ACG WebOps (3 Feb 2007)
Welcome to WebOps, Armchair General’s weekly recon of links to military history news, articles, websites, and more. Bit of a slow military history news week heading into Super Bowl XLI (Colts by 10!). Nonetheless, you’ll find some interesting news about a new U.S. Army Women’s Museum exhibit, the so-called ‘Charity Girls’ of World War I, the USS Montauk, and more. Clicks away!
An errant driver last summer did what the Union Army and Navy never managed during the Civil War: smite historic Fort Humbug‘s wooden cannon.
Thanks to insurance payoffs and the work of the Louisiana Army National Guard’s 2/108th Cavalry Squadron, the cannon and marker have been replaced, and the unit’s commander, Lt. Col. Scott Adams, will be honored Thursday for his work by the Lt. Gen. Richard Taylor Camp of the Sons of Confederate Veterans.
FORT LEE, Va. (Army News Service, Jan. 31, 2007) – The U.S. Army Women’s Museum at Fort Lee, Va., is opening a new exhibit recognizing the contributions of women Soldiers during the war on terror.
Debate over a proposal to enlarge Des Moines’ Blank Park Zoo has been limited to whether the zoo should expand into a wooded park owned by Polk County.
This is also a golden opportunity, however, to consider a more comprehensive plan that could transform the Fort Des Moines area into an attraction that includes a regional zoo in a lush park setting and a historic military fort that played a unique role in dramatically changing the look of the U.S. military.
During World War I, thousands of American women were held in detention centers across the country, sometimes for months at a time. The charge? Possibly being infected with venereal disease, which meant they might pose a threat to US troops. During this anti-vice frenzy, a woman could be arrested if she ventured too near a military base; her only "crime" was being dressed too flashily or simply walking alone.
It’s an inconspicuous place for a museum, but a tiny shed on Jeptha Knob Road near Clay Village may contain one of the largest military collections in the county.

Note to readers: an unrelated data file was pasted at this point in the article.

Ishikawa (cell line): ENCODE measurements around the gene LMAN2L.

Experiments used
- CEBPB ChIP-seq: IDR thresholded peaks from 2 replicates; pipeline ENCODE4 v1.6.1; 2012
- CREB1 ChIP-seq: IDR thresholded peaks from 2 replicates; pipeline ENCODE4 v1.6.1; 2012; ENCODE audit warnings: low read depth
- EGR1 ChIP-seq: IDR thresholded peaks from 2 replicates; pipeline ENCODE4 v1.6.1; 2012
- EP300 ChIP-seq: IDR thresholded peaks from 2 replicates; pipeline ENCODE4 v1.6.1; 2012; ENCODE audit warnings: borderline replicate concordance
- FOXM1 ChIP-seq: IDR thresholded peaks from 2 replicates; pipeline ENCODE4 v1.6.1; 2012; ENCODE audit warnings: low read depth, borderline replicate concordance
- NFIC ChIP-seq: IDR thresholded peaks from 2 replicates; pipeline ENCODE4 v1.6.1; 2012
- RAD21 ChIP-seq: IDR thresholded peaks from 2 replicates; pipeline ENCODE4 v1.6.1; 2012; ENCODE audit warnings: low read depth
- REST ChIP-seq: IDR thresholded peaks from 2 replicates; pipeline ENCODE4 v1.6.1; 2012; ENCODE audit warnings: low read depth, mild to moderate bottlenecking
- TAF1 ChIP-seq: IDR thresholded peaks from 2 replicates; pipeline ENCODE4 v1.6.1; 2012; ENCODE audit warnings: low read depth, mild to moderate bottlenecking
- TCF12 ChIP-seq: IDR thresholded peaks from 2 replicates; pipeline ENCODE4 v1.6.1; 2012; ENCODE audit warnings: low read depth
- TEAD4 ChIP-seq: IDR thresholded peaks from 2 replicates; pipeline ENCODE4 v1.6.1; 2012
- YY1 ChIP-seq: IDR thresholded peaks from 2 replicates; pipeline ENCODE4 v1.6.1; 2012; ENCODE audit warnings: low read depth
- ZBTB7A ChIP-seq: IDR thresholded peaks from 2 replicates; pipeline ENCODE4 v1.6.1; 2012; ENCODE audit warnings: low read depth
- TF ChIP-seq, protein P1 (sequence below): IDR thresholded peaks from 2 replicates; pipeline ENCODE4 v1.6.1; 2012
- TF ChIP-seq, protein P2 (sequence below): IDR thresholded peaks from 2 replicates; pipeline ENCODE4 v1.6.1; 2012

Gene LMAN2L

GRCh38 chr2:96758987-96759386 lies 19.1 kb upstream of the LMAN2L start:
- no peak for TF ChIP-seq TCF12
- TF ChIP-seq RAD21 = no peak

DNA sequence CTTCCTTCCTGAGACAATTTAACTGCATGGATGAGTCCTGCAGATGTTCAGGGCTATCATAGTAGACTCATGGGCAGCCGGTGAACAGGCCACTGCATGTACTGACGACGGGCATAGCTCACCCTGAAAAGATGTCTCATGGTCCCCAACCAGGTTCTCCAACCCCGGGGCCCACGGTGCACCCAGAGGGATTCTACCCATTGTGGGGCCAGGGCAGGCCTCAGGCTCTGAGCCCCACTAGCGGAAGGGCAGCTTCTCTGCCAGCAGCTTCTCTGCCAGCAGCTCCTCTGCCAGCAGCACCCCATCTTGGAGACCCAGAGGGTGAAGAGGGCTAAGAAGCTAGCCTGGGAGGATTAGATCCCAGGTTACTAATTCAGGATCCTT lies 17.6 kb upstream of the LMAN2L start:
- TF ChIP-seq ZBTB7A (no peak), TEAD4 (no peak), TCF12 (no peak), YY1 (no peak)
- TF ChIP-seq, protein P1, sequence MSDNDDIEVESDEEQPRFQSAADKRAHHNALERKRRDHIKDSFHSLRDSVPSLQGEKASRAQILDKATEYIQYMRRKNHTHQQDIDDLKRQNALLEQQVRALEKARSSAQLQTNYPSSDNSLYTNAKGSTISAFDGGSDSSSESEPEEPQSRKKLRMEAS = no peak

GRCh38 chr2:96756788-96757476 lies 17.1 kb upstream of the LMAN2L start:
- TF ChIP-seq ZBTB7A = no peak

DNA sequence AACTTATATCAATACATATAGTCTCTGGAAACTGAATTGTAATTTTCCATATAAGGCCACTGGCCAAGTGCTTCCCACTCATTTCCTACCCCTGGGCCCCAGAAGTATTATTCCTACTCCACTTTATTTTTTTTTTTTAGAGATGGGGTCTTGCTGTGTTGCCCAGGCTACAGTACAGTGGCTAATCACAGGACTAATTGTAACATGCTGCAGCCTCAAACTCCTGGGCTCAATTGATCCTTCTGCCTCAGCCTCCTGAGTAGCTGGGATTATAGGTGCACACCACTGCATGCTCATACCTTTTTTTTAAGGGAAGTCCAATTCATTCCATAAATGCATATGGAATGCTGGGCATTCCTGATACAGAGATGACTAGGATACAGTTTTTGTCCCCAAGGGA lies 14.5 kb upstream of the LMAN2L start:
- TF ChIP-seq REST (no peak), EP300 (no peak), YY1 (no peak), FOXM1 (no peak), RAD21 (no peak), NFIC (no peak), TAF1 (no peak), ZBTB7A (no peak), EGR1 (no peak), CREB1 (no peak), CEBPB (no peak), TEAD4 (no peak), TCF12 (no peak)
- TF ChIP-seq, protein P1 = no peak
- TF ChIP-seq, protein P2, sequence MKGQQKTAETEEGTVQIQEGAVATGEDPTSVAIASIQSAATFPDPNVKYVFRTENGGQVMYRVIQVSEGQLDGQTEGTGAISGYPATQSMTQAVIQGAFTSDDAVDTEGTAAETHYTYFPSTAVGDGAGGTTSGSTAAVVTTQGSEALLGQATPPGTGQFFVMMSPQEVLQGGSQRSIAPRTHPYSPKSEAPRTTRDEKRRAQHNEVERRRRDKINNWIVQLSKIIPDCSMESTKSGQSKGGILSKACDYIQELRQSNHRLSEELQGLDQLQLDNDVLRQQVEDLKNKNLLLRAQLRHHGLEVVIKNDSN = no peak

Bob Ross admits to snooping.
But as a college student working at a Marshfield lumber company during the summer of 1978, the exploration of a barn’s third floor helped him understand the contribution of Wisconsin’s lumber industry to World War II.
WASHINGTON (Army News Service, Feb. 2, 2007) – The African-American cavalrymen known as "Buffalo Soldiers" proved that they could ride, shoot and fight as well as anyone else during their service on the American frontier.
Blogs – Netcasts
We turn to an earlier American war, with a look at the capture of Fort Ticonderoga (11 May 1775). This is seen as the first offensive action take by the American rebels. The guns captured at Ticonderoga would soon be put to use around Boston.
On January 27, 1863, the ironclad USS Montauk bombarded the Confederate Fort McAllister in the Ogeechee River, Georgia in "> a test of her combat abilities." However, the Montauk’s most significant contribution to history came while stationed off Washington, D.C..
WebOps is a weekly report linking to military history news and articles published in mainstream online media. Excerpts are taken exactly as they are on the noted source websites; quotation marks are not used. The hyperlinks are added by me as I can find them. Please visit the Armchair Forums to discuss the topics in WebOps and much more!
Stay Alert, Stay Alive!
Jim H. Moreno